25 October 2012
Posted in Space Junk
Currently, the military is tracking about 20,000 pieces of “space junk,” or orbital debris, ranging from the size of a softball to the size of a bus! All debris, regardless of size, are a danger to manned space flights such as the International Space Station and unmanned operations such as the hundreds of satellites that bring us television, run GPS and carry cellular service.
The Space Fence program, which has been managed by the Air Force and has tracked this rising issue since the 1960s, is looking for a $3.5 million update. Much like any other, the Air Force’s fence is worn out and in need of repair before any debris slip through the cracks. Construction is set to begin at the end of 2013 and will be completed in 2017. The fence will have greater sensitivity allowing it to detect, track and measure objects orbiting more than 1,200 miles in space. The upgrade will also allow the military to receive evidence of satellite break-ups, collisions and unexpected satellite maneuvers.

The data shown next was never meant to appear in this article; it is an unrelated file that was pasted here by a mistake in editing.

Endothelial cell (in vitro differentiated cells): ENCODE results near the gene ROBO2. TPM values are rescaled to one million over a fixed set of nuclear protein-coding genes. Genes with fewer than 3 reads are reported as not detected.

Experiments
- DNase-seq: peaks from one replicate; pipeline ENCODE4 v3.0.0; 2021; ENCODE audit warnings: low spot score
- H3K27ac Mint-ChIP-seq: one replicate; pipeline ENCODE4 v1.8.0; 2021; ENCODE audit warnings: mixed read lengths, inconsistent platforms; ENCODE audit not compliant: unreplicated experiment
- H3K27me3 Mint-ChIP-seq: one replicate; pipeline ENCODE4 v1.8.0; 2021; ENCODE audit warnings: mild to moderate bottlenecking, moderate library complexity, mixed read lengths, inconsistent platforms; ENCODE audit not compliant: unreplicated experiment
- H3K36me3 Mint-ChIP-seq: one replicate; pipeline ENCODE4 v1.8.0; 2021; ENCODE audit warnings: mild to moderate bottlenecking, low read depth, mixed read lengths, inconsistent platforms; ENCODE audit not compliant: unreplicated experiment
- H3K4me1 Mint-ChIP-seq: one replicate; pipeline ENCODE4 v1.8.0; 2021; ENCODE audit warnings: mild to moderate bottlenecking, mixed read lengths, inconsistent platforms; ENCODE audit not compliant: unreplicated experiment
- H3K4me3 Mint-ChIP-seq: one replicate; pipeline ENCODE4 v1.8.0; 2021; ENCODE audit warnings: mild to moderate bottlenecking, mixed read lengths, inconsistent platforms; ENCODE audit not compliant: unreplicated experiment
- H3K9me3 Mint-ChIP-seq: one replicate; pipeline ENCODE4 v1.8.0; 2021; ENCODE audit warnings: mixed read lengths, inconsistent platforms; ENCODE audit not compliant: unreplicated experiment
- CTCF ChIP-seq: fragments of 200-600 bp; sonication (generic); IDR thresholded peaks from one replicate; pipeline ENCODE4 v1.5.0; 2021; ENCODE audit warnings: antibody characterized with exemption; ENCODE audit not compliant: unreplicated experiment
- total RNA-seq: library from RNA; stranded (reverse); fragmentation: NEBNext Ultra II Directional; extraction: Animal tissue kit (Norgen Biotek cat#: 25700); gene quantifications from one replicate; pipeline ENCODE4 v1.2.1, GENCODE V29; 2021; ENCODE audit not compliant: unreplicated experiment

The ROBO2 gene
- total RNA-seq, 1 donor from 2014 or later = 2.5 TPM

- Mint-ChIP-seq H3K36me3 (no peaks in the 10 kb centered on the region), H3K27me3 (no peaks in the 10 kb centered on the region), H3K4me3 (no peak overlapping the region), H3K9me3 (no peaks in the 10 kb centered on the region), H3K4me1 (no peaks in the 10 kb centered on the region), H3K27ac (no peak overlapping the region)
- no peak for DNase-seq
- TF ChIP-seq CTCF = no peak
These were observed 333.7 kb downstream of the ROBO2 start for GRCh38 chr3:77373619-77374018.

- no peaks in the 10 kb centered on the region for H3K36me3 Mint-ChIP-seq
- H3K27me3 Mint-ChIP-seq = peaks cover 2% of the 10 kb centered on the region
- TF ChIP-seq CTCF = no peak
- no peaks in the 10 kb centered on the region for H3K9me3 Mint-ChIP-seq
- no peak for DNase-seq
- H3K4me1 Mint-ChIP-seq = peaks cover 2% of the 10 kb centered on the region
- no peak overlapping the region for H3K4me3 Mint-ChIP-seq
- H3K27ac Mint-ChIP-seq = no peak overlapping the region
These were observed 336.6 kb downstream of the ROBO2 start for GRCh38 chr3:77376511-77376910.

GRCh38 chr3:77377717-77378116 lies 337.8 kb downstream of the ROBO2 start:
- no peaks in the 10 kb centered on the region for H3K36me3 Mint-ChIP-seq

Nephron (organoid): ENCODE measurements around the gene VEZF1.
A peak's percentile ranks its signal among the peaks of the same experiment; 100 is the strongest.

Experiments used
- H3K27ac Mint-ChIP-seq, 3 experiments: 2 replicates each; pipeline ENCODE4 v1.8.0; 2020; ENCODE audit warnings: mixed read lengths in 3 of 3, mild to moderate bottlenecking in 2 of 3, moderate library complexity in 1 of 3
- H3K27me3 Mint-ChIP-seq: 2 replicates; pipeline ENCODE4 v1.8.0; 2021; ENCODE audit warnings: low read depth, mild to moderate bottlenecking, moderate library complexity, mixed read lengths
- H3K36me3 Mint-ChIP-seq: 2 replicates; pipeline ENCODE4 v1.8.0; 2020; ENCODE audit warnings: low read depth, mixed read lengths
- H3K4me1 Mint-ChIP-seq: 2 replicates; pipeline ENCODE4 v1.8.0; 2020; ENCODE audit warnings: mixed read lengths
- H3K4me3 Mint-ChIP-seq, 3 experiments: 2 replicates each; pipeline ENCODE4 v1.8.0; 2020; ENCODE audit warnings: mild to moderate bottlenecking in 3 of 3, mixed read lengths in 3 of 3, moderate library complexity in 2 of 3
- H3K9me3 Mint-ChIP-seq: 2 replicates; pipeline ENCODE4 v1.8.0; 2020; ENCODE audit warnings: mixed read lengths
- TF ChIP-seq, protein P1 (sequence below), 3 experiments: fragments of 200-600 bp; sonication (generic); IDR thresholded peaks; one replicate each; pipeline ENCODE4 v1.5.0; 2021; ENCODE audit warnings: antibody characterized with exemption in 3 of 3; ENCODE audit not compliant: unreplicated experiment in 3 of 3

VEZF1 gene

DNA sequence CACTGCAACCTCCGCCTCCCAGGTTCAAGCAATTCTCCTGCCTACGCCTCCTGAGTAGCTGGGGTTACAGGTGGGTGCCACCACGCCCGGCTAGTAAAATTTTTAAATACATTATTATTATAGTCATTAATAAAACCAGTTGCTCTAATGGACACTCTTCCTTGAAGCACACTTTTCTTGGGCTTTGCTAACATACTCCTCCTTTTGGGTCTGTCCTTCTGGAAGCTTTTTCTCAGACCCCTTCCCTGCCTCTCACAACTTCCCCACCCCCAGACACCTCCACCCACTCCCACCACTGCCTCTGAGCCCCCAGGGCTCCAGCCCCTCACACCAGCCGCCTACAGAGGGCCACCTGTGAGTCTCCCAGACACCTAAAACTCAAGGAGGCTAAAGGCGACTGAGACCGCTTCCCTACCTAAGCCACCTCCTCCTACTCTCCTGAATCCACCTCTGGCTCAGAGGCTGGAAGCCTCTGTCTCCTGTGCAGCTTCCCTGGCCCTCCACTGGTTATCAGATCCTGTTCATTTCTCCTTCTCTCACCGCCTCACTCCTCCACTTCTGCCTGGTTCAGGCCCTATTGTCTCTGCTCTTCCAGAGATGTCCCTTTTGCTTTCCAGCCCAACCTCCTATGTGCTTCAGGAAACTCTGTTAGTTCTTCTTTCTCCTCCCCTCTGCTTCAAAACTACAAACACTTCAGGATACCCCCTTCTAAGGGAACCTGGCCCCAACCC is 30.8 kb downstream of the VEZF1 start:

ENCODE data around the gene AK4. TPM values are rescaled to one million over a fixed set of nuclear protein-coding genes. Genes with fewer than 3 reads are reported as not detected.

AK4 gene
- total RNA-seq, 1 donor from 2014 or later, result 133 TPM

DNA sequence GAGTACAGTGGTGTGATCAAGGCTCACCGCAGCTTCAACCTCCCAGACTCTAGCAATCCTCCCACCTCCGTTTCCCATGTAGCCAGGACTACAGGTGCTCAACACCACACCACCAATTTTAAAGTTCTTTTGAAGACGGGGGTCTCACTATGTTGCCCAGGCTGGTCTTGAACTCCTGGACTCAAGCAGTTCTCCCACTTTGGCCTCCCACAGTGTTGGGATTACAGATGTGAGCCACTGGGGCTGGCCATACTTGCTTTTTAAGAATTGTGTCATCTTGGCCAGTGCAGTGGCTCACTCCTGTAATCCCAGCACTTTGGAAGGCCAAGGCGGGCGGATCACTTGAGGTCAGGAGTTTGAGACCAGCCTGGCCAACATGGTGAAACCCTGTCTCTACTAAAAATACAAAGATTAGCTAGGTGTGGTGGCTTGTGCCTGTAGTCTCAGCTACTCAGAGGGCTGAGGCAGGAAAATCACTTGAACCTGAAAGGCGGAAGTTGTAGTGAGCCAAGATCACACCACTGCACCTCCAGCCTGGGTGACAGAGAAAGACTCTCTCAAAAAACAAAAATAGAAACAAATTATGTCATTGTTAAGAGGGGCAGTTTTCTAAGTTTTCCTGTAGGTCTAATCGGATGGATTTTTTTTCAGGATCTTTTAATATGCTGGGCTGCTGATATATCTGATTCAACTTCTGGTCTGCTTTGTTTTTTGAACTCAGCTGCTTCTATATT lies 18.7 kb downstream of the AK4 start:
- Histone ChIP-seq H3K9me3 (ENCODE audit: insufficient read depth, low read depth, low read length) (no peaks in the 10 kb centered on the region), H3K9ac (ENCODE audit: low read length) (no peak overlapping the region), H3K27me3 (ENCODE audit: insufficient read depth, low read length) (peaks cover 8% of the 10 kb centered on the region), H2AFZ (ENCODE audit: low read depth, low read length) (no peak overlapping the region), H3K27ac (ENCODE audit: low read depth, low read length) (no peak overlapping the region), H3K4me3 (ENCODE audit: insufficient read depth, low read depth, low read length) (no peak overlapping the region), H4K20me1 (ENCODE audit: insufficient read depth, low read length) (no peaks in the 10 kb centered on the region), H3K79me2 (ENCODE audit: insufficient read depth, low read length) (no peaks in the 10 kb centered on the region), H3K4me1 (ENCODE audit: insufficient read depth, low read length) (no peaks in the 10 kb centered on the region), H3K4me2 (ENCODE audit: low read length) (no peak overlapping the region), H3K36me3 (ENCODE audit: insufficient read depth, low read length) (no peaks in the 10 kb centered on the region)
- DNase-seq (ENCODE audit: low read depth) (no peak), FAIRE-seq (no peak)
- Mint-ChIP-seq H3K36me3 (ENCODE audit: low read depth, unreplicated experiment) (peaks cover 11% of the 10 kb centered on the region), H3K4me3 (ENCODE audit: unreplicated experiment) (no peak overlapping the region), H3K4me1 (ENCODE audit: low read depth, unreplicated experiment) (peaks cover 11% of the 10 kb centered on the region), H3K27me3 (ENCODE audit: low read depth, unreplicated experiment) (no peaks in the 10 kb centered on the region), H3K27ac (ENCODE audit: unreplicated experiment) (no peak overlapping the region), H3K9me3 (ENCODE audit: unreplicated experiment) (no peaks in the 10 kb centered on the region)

The Space Fence program aims to help contain the issue, but how do we prevent and eliminate it? That question is still being answered by scientists around the world.
To learn more, visit the Orlando Science Center for showings of Space Junk in the Dr. Phillips CineDome.